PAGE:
Universal Basic Income "Useless" Says Finland's Biggest Union
Since January, some unemployed Finns have been receiving a stipend of €560 (£477) per month; amount isn’t means-tested and is paid regardless of whether recipient finds a job.
Finland’s basic income experiment is unworkable, uneconomical and ultimately useless. Plus, it will only encourage some people to work less.
That’s not the view of a hard core Thatcherite, but of the country’s biggest trade union. The labour group says the results of the two-year pilot program will fail to sway its opposition to a welfare-policy idea that’s gaining traction among those looking for an alternative in the post-industrial age.
“We think it takes social policy in the wrong direction,” said Ilkka Kaukoranta, chief economist of the Central Organisation of Finnish Trade Unions (SAK), which has nearly 1 million members.
Since January, a group of unemployed Finns aged between 25 and 58 have been receiving a stipend of €560 (£477) per month. The amount isn’t means-tested and is paid regardless of whether the recipient finds a job, starts a business or returns to school.
Popular in the 1960s, the idea of a guaranteed minimum income for everyone is gaining more proponents again amid resurgent populism. French Socialist candidate Benoit Hamon has made it a policy platform in his presidential campaign. A universal — or unconditional — basic income (UBI), which would replace means-tested welfare payments, has its share of supporters on both the left and the right of the political spectrum. Advocates say it eliminates poverty traps and redistributes income while empowering the individual and reducing paperwork.
In Finland, which like other Nordic nations is seen as a trendsetter when it comes to the welfare state, the idea is being explored by a center-right government headed by a former businessman and self-made millionaire.
While limited in scope (it’s conditional on the beneficiary having received some form of unemployment support in November 2016) and size (it’s based on a randomly-selected sample of 2,000 jobless people), the Finnish trial may help answer questions like: “Does it work”? “Is it worth it”? And the most fundamental of all: “Does it incite laboriousness or laziness?”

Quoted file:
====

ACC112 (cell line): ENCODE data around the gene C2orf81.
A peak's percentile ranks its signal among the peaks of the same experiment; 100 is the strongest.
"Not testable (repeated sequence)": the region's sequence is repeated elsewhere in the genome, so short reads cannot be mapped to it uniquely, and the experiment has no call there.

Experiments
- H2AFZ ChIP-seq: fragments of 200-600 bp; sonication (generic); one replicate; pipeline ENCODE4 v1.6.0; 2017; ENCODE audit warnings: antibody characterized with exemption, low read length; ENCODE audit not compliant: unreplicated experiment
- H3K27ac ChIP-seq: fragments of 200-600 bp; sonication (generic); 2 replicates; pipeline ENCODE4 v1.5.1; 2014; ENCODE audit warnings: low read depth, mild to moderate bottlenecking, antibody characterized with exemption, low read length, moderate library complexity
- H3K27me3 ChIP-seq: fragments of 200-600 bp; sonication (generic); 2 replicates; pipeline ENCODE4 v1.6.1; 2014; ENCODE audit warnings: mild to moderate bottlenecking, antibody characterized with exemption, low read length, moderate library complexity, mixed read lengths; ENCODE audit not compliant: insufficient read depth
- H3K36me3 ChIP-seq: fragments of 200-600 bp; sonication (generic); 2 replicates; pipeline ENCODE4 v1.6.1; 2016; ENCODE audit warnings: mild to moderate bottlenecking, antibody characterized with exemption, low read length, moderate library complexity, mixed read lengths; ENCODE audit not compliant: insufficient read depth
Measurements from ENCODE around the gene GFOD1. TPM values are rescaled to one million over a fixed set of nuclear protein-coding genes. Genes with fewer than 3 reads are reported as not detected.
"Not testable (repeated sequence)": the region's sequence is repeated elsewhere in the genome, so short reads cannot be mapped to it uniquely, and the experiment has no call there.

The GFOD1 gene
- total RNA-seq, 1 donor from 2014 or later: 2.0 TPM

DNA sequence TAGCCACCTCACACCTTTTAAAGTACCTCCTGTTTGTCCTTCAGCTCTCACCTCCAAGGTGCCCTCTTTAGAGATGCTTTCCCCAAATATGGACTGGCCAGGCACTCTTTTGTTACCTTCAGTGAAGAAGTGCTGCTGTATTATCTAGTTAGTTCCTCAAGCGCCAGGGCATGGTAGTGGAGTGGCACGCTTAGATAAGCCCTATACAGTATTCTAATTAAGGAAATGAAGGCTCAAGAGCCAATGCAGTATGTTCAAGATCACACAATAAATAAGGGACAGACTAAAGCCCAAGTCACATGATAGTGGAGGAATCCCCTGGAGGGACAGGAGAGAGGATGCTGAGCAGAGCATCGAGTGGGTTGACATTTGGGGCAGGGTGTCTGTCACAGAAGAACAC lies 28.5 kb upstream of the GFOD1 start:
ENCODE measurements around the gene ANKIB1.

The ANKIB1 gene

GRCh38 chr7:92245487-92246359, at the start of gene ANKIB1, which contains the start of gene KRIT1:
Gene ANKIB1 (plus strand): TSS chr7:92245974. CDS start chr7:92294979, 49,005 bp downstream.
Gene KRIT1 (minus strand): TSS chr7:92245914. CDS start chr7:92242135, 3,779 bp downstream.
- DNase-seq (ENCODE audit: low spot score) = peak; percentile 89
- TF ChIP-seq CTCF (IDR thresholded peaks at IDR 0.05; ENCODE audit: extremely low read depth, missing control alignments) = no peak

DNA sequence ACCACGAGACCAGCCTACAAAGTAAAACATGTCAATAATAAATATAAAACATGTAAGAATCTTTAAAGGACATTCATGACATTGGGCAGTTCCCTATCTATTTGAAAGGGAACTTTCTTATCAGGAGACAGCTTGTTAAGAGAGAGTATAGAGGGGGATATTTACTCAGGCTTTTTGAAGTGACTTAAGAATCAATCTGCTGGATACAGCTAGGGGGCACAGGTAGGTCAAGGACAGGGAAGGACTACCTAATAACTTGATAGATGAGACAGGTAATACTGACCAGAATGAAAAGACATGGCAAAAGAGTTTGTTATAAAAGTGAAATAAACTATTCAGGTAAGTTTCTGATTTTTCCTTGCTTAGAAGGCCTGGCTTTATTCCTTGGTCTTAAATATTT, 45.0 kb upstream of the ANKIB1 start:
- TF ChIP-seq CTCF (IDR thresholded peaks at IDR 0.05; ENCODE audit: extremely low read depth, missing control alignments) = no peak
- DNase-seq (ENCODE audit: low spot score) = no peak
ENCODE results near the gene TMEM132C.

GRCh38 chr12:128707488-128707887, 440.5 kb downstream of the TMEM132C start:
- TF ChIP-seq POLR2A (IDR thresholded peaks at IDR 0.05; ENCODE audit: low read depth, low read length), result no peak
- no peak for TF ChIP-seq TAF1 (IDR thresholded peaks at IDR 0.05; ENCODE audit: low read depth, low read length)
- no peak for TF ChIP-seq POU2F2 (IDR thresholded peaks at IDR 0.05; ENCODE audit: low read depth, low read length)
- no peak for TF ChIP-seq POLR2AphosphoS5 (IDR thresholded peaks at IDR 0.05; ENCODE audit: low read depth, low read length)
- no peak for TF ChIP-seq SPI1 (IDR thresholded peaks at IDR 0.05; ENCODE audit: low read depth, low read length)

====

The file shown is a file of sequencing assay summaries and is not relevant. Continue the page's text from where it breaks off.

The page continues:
Guy Standing, a University of London professor and co-founder of the Basic Income Earth Network, calls Europe’s social-protection system “dysfunctional” and a “disincentive” to work. In a country like Finland, people who opt for a low wage job while on benefits may end up with a marginal income tax rate of “over 90 percent,” he said in a telephone interview.
“It is very much the belief of us who favour a basic income that 99 per cent of people want to improve their lives” by earning more, Standing said. Besides, a basic income has potential psychological and social benefits as well. “If you do not have basic security you cannot be rational,” he said.
The union begs to differ. Not only does SAK say that the system may reduce the labour force — for instance by tempting mothers of small children or those close to retirement to take more time off — but the union also suggests that making it easier to refuse unpleasant jobs may create inflationary bottlenecks.
In any case, the model being tasted in Finland is “impossibly expensive, since it would increase the government deficit by about 5 per cent” of gross domestic product, said Kaukoranta.
Fix it, don’t ditch It
The traditional paladin of workers’ rights would rather tweak the existing system. It has the backing of the country’s biggest opposition party, the Social Democrats, whose Kalevi Sorsa foundation concluded in a 2012 paper that UBI may simply be a means of scrapping minimum wage requirements.
SAK rejects Standing’s accusations that the union’s real motive for opposing UBI is fear of a drop in membership or a collapse of its insurance funds. A 2014 report by the German Institute for Economic Research suggested that trade union hostility “may be a result of the threat of losing bargaining power.”
Kela, the social-security institution tasked with conducting the experiment, says it won’t release any results until after its completion in two years.
Mira Jaskari, a 34-year-old who was picked for the pilot program, says receiving a basic income may make it easier for her to accept part-time job offers that would otherwise not have been worth her while. Before being unemployed, she used to work in catering and as an office assistant.
Whether she’ll indeed do so, and whether her response will be representative of the sample, won’t be known until after December 2018.